As they say in Russian, the most dangerous wolf is that which walks on two legs. On three occasions Tims horses were stolen in the night....but on every occasion he was miraculously able to recover them.
The other main warnings and real dangers were those inherent in such an extreme environment: getting lost in blizzards in the minus forties on featureless steppe, running out of water in the desert, and generally coping alone in the face of problems.
The fears for Tim personally were always the uncertainty and unknown with so many unpredictable variables. He knew that one wrong move at the wrong time could spell the end.
There were of course times when he sorely missed the closeness of family and friends and would have done anything for a break from the journey, even for a day. This experience taught Tim much about the importance of family and friends in life in general.
What was the most challenging moment?
Having traveled for two and a half years and with the toughest terrain and majority of distance behind him Tim was in Southern Ukraine heading into winter. Ahead lay a mere 1500km to the Danube river in Hungary and it it seemed that within a few months he would be home safe and sound.
On the 18th of November however Tim’s world was turned upside down. Via satellite phone Tim discovered that his father, Andrew Cope, had just been killed in a tragic car accident. Tim left his horses for Australia immediately. Andrew had had a huge impact on Tims decision to pursue a life of travel and adventure and his relationship had ironically been close from afar during the journey.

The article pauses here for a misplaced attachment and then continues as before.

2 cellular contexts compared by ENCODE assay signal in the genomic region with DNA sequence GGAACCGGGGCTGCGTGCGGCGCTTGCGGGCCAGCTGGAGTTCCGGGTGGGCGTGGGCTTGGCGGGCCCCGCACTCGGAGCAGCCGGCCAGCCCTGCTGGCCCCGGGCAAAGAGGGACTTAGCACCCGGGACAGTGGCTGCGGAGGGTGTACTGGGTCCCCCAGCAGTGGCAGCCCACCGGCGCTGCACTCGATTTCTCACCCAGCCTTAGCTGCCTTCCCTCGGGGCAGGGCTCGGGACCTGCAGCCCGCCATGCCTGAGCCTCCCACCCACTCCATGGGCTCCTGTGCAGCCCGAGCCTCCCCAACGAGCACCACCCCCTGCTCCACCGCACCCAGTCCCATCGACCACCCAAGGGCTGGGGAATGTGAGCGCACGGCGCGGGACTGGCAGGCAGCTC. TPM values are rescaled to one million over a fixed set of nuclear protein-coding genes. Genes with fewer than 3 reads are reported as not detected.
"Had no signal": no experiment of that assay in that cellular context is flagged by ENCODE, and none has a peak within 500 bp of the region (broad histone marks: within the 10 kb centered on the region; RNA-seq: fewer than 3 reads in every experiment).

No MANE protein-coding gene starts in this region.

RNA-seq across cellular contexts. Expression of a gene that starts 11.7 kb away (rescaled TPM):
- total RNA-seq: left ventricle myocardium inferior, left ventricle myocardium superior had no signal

The irony for Tim could not have starker; here he was living an adventure that had so many inherent risks that many would consider it dangerous, yet here was his father killed just 50km from home in a car! Tims world, like that of his two brothers, sister, and his mother Anne came to a halt. To deal with his dads death Tim would have to draw on much of what he had learnt from the nomads and their profound understanding of the transience of life.
What Tim considered would be a doddle to the end would actually now be the hardest part of his journey. In April he saddled up to continue, this time more aware than ever that he was alone.
What were the people like? :Hospitality is the rule not the exception on the steppe.
Kalmiks say that 'its better to hit a guest than to ask him if he wants to eat'- hospitality is after all obligatory, not a choice for the guest in a nomad home. It makes sense then that the overwhelming experience on the steppe for Tim and his animals has been one of kind hospitality and willingness to welcome a stranger without hesitation.